Night Before the Hike
- Print a Map – On a lot of hikes, especially in the mountains where we live, you lose cell service. The more info you have on hand, the better.
- Research Parking Info – If it is a hike you haven’t been on before, read what is already posted about it online. I started to do this and got distracted. I had the name of the campground we were supposed to go to and the trailhead sign info, but that ended up not being enough. Thinking I couldn’t park in the campground, I parked in the day-use area just off the highway right next to the campground. This ended up being a mile from the trailhead sign. It turned out there was trailhead parking, which meant we ended up adding 2 miles to our hike. Also, make sure you know whether you need a special parking pass or not.
- Research the Hike – I also messed up by not researching the hike, because there was a fork in the trail that I was not expecting. Needless-to-say, we did not choose correctly at first. This also resulted in added distance to our hike.
- Get your Gear Ready – Although I normally prepare as much as I can the night before, yesterday I did not. I’ve done it so many times before I figured I could just get our backpacks ready right before the hike. I did not foresee a bunch of morning events, like my son’s allergies acting up or that extra errand I had to run. This resulted in us not only leaving later than I planned, but also my kids not having a sufficient breakfast.
Before you Leave the House
- Feed Your Kids a Solid Breakfast – This is again something I wish I had done yesterday. Normally I try to give them oatmeal or bacon and eggs or something I know will fill them up for awhile. Yesterday they each just got a prepackaged granola bar for breakfast which was a mistake. They were hungry about 10 minutes into .
- Pack a Cooler with Food – You will not want to carry all of this with you on the hike, but if your hike accidentally goes longer than expected, you will have plenty of rations. Thankfully, I DID do this yesterday. My kids were able to fill up a bit before we left on the hike since they didn’t really get breakfast. We ended up getting back to the car around dinner time with a 40 minute drive home. We had already finished all the snacks we had been carrying (which probably should have been more). My kids and I were able to gorge on fruit, cheese, granola bars, and beef jerky from the cooler before we headed back.
- Put Extra Water in the Car – I like to use a one gallon jug filled with ice water.
- Dress Kids in Pants and Appropriate Footwear – Kids have a tendency to fall on hikes. Especially if there could be snakes, ticks, pokey bushes or other threats to their little legs, pants are a good idea. Yesterday, my 5 year old wore flip flops without me noticing. They kept falling off all day. Personally, I like to hike in sandals, so I’ll leave it up to you whether you feel closed toed shoes with ankle support is a must.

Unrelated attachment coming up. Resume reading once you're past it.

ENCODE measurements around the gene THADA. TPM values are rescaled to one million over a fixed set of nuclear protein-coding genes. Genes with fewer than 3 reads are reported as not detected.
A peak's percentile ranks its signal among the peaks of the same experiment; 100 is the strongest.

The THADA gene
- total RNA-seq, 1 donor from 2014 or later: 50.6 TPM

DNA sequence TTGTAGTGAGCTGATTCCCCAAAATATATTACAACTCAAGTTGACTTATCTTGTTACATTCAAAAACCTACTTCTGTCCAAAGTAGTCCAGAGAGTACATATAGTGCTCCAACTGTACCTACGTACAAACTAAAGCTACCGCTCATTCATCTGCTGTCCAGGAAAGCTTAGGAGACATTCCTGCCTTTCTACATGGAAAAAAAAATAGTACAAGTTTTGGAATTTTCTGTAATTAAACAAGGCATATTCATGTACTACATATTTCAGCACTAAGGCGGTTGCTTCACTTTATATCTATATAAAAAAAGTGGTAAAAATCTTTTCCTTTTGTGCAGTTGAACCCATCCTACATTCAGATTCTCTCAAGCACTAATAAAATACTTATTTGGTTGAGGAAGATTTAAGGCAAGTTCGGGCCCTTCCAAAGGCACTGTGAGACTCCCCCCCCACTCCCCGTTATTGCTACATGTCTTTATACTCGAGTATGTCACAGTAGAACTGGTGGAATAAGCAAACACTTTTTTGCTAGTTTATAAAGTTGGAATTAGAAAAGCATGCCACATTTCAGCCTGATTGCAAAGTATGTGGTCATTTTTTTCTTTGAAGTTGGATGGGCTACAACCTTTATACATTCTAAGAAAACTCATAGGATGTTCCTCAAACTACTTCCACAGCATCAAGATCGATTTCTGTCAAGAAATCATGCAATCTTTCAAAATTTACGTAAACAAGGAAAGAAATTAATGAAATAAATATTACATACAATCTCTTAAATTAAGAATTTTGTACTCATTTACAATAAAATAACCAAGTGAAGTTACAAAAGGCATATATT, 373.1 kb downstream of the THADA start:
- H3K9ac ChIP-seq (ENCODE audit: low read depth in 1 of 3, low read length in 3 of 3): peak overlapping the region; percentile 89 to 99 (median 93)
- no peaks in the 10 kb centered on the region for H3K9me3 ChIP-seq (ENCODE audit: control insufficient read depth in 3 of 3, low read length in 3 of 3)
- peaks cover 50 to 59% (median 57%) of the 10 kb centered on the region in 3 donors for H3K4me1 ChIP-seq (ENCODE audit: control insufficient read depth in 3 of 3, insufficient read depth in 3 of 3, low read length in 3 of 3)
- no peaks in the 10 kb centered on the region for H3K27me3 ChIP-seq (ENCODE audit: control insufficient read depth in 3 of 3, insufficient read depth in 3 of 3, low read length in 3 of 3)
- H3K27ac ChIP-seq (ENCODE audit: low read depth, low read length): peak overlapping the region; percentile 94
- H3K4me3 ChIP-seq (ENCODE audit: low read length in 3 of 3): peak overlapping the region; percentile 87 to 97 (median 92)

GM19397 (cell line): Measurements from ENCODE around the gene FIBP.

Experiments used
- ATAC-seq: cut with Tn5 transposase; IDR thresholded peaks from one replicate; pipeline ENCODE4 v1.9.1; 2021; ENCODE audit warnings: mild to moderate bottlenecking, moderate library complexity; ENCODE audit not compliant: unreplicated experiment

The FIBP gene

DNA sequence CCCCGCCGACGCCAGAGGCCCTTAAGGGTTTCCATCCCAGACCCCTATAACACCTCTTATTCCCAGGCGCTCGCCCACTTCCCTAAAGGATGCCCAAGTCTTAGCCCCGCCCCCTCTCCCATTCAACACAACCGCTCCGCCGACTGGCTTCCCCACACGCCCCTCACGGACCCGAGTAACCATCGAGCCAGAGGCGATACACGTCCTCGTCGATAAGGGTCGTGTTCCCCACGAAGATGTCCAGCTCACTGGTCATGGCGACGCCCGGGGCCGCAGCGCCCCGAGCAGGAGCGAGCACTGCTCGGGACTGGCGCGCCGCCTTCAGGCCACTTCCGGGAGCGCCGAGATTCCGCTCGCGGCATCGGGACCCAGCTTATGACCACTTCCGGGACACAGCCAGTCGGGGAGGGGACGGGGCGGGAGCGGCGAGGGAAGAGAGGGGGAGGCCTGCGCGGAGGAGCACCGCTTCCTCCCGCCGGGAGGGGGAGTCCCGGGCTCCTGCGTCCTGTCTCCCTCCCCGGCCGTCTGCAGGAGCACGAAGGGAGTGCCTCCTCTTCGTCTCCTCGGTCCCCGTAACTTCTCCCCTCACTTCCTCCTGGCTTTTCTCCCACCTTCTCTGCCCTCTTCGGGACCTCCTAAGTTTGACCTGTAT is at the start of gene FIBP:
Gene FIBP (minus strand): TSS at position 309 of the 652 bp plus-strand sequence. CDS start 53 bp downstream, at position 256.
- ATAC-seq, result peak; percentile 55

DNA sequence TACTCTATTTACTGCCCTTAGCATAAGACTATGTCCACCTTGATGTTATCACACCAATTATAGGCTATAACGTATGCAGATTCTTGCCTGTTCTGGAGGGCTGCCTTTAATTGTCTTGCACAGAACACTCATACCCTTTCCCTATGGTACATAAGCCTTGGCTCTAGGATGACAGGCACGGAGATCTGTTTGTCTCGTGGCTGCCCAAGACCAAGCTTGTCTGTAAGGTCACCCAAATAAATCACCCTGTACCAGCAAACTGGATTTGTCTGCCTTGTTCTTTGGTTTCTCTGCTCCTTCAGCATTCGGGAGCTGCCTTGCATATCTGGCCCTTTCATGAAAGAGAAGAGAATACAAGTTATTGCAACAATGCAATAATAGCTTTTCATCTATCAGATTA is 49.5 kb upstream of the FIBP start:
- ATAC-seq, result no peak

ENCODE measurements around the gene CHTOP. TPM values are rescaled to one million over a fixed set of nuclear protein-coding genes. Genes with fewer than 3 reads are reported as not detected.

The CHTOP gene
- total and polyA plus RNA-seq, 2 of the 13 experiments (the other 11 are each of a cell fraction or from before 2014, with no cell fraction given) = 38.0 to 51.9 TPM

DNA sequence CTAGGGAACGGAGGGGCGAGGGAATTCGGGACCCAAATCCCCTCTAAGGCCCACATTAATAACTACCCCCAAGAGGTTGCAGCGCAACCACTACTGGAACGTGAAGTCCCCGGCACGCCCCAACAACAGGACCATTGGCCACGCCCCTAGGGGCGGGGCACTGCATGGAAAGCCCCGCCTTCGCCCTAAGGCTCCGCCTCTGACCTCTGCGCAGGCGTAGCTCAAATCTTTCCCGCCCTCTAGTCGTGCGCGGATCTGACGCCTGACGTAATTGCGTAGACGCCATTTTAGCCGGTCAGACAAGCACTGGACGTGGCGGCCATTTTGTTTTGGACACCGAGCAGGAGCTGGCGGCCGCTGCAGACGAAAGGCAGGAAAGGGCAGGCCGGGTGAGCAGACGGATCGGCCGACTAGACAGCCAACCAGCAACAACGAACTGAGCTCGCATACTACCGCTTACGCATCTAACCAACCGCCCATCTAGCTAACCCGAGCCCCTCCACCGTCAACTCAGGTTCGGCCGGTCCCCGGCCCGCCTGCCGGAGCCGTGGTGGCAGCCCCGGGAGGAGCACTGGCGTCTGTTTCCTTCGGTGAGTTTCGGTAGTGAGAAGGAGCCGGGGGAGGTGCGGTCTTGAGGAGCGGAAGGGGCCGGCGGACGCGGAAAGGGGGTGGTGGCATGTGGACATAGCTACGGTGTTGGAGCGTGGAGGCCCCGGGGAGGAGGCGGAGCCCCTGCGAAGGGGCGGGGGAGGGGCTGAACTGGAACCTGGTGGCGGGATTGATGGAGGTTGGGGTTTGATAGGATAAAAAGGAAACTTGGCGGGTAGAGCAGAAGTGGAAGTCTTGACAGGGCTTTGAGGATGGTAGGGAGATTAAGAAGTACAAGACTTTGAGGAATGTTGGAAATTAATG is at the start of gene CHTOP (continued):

- Apply Sunscreen – My husband is a sunscreen Nazi, so all my kids know this is a requirement before we leave. If they are going to be bringing their swimsuits or wearing them under their clothes, I always have them come out in their swimsuits to get their sunscreen before they finish getting dressed.
- Have Kids Use the Restroom – Normally I do this too, but yesterday I forgot. This resulted in a side-of-the-road potty break.
- Have Kids Choose a Couple Snacks/Treats – I always let my kids pick a treat for the car ride home to celebrate their accomplishment. Usually they pick something like bunny fruit snacks, but sometimes I let them take candy that won’t melt. I’ll also let them pick a granola bar or two to stick in their water backpacks or to eat on the ride home.
Final Thought on Hiking with Kids
Hiking with kids can definitely be a challenge. There will likely be tears and skinned knees, tired legs and whiny voices. If you prepare adequately, a lot of the unpleasantness can be avoided or at least made less awful.
Even with the issues that come up, I always consider hiking with my kids to be worth the trouble. Once you make it back to the car, it seems like all of the bad memories melt away. Even with all our mistakes, my kids did not tell their dad about the length of the hike and how tired they were yesterday. They told him about the wildlife they saw, how they got to use a rope to climb down to the waterfall, and how much fun they had playing in the water.
At the end of the day, the things that went wrong will only add to your story. What stands out the most, especially in the minds of children, is the majestic, magical environment and the epic adventure they experienced with family and friends. This is what I want my kids to remember when they look back on their childhoods.
Is there anything I’m missing that you consider essential for hikes with kids? Let me know in the comments below!